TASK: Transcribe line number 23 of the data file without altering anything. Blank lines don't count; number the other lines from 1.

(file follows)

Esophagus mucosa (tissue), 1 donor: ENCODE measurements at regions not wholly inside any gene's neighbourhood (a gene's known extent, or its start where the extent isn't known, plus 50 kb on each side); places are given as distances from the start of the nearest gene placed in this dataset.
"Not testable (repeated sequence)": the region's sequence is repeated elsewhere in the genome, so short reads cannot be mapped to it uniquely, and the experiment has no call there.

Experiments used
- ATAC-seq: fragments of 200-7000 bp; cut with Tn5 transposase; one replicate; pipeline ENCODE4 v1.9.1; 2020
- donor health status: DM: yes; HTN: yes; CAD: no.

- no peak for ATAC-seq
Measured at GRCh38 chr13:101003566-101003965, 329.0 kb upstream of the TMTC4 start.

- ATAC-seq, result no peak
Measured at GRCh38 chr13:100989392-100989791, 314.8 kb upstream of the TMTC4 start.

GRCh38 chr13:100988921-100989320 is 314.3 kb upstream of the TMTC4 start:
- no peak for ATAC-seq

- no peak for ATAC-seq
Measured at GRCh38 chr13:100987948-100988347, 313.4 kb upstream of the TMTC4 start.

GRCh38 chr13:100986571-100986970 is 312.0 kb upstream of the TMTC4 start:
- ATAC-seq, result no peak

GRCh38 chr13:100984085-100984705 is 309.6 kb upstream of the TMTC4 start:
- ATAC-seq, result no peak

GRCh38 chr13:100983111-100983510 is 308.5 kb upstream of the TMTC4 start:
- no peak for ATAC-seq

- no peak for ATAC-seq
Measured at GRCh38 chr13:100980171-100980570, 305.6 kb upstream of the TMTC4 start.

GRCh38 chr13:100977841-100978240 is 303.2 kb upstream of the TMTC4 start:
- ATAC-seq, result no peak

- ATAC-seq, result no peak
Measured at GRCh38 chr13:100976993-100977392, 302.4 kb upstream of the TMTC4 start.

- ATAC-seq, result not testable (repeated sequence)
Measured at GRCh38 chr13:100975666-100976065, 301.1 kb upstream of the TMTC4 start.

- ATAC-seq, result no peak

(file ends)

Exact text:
- ATAC-seq, result no peak